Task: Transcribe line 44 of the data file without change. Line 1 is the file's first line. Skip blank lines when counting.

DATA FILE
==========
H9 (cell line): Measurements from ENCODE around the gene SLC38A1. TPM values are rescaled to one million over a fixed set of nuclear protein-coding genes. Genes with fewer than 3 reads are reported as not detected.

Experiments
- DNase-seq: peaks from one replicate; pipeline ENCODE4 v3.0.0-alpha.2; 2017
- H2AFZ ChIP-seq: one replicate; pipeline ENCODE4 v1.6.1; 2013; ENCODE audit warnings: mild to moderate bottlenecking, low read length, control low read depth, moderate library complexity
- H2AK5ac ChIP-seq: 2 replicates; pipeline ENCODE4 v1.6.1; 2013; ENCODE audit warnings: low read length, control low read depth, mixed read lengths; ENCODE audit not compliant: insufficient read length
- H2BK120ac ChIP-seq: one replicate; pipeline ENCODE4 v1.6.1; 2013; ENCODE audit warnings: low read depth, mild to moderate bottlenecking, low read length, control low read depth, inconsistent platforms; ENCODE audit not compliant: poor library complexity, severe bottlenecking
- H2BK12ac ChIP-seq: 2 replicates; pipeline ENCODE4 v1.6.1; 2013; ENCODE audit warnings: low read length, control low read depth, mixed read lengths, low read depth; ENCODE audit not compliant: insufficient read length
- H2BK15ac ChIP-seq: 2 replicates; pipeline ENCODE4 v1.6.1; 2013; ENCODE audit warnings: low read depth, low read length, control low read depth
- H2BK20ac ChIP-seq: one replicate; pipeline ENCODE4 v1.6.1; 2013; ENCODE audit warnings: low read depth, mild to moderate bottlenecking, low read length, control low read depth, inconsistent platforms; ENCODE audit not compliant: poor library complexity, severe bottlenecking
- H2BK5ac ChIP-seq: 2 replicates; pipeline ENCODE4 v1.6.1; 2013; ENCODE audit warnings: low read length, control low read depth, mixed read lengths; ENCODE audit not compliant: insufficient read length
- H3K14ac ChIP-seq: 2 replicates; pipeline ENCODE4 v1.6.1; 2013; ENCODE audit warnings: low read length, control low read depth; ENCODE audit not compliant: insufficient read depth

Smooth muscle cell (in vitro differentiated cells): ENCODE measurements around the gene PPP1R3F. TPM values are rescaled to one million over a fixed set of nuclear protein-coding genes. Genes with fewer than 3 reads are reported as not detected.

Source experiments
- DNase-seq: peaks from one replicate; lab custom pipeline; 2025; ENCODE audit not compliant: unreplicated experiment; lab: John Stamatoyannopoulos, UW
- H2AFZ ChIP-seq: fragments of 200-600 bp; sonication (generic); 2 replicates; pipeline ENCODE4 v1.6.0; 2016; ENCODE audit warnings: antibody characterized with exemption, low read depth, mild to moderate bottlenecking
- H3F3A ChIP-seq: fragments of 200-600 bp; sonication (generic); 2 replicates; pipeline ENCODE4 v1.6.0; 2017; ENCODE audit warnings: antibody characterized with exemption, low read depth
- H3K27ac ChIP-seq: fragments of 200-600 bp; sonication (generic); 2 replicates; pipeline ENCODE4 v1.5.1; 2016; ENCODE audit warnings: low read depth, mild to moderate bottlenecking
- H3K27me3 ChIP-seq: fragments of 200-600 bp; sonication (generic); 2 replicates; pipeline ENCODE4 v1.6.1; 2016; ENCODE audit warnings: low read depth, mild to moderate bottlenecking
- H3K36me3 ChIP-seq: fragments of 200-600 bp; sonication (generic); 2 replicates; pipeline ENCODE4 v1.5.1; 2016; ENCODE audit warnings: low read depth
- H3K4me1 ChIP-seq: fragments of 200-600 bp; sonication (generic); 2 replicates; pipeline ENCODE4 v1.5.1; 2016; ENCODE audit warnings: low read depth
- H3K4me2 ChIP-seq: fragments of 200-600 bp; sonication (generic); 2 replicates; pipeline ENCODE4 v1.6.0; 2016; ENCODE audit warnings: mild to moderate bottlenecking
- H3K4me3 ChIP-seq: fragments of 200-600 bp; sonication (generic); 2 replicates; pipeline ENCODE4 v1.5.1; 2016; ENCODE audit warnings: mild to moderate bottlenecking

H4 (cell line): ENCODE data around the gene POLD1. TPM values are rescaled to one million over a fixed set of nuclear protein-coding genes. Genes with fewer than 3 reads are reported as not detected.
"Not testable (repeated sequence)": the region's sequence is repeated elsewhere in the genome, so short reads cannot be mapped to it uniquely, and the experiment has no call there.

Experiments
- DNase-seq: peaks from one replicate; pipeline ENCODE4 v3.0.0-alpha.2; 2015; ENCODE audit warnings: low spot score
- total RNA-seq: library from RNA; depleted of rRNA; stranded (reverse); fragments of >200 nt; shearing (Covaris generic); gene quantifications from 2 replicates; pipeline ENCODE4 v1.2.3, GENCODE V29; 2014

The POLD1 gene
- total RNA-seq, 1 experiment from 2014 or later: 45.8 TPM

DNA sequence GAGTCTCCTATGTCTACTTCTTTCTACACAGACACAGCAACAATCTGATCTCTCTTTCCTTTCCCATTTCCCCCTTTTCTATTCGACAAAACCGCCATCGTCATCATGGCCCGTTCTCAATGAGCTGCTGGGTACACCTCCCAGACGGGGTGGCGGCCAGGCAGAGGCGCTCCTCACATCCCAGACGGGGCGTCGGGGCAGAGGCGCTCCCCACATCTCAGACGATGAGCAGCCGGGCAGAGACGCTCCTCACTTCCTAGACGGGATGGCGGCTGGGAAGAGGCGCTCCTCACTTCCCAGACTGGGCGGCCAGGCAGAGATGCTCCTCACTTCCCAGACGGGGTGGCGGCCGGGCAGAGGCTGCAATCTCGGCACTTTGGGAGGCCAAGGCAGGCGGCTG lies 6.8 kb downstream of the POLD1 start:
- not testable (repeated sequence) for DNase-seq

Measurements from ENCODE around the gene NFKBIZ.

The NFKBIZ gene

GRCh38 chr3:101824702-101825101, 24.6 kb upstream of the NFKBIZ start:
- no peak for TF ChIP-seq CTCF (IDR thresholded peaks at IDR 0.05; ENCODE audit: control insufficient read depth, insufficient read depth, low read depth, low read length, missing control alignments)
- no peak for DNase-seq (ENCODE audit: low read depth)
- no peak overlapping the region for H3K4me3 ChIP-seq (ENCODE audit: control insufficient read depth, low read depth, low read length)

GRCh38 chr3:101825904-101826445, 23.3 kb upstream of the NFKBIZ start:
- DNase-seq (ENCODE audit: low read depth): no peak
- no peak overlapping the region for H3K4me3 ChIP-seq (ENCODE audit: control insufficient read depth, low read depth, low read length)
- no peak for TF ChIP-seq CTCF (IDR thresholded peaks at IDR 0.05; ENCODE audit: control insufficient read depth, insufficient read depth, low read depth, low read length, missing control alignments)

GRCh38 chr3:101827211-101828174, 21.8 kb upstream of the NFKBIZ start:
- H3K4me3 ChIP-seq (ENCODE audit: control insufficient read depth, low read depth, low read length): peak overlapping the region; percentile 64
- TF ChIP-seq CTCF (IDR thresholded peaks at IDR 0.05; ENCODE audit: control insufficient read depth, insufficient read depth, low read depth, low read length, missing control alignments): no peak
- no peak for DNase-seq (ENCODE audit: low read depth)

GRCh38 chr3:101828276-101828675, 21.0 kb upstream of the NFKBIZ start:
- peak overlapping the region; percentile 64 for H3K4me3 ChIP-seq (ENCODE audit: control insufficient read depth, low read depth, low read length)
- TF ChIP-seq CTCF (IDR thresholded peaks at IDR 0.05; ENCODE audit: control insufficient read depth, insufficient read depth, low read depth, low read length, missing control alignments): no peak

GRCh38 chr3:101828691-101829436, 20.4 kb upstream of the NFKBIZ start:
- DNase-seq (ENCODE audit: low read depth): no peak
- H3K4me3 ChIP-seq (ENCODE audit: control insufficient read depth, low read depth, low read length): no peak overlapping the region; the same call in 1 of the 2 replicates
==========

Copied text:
- TF ChIP-seq CTCF (IDR thresholded peaks at IDR 0.05; ENCODE audit: control insufficient read depth, insufficient read depth, low read depth, low read length, missing control alignments): no peak